The human factor
Ponemon’s s Institute Cost of Data Breach Study stated that— for 30% of the data breaching incidents, the originating cause is the negligence of humans working with the database. Surprisingly, this happens due to the lack of required expertise, resources, or experience that is necessary while implementing the security controls, or enforcing policies/conduct incident response processes.
Prevention and Mitigation:
No matter what you are running an instance of open-source MySQL or Microsoft SQL Server, you always have to be very certain that completely robust and high-quality measures are put to practice. This is extremely significant to prevent malicious access to your database, especially if the servers hold captive the sensitive or personal data. Mentioned-below are some practices that will keep in check the security feature of your database.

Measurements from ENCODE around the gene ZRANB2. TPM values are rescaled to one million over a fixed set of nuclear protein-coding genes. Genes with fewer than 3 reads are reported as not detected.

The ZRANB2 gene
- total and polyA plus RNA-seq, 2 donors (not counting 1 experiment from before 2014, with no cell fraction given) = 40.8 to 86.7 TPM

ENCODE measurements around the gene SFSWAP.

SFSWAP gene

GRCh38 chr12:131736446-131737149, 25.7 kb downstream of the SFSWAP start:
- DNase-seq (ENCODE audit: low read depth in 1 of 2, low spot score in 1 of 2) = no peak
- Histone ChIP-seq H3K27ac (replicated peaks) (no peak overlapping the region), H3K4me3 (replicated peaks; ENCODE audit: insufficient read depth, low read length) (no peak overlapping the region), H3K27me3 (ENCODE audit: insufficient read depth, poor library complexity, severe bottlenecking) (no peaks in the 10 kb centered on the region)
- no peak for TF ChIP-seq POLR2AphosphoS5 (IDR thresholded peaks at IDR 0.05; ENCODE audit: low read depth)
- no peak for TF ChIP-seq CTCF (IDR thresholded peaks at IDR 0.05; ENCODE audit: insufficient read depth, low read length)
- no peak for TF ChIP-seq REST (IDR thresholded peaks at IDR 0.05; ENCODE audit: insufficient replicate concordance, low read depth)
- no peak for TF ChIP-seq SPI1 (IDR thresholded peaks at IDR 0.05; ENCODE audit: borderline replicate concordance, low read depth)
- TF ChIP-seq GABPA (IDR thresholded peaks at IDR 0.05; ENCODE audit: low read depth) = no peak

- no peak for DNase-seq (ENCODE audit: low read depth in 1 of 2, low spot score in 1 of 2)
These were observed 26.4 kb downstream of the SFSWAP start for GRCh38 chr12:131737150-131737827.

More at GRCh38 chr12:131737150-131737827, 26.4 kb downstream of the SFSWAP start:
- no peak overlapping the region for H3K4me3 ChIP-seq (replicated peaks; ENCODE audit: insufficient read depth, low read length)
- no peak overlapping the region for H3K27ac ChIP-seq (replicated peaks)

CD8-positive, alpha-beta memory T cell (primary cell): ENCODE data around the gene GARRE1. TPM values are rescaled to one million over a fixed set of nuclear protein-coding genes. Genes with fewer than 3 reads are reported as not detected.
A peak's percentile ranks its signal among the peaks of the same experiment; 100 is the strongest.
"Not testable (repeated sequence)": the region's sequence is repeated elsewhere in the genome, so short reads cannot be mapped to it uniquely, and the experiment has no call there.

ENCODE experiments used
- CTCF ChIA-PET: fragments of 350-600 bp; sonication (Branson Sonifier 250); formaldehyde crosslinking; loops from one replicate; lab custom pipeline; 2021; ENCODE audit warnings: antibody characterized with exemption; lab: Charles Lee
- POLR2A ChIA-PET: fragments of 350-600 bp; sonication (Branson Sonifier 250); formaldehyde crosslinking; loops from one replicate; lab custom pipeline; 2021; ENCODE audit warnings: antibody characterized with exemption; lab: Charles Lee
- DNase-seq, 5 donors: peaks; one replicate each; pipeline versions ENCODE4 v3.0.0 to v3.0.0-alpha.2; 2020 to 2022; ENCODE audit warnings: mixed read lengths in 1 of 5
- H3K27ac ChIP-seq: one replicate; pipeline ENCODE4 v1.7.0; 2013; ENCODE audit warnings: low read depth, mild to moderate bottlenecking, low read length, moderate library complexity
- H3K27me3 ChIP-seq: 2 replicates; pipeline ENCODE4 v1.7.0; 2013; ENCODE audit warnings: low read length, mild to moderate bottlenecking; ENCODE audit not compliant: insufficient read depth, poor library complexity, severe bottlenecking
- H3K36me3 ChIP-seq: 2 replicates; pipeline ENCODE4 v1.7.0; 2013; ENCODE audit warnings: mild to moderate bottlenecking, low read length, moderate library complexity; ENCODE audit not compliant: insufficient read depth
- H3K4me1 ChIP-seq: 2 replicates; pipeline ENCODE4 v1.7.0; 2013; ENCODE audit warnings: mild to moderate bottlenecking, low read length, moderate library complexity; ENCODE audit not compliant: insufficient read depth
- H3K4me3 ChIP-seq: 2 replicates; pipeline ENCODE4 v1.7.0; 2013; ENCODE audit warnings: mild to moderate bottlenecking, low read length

SQL Server Security Best Practices
1) Isolate Your Server:
It is one of the most common yet very effective practices to follow while you don’t want the security of the database server compromised. Keeping your server will ensure that it is kept safe from other services and applications. You can comprehend the situation by considering putting your SQL Server in a controlled network segment, and then allowing the access to only authoritative traffic. This way, the database will be communicated by the application or web server. Any malicious or unexpected connections are avoided through restrictive/limited access.
2) Keep it Lean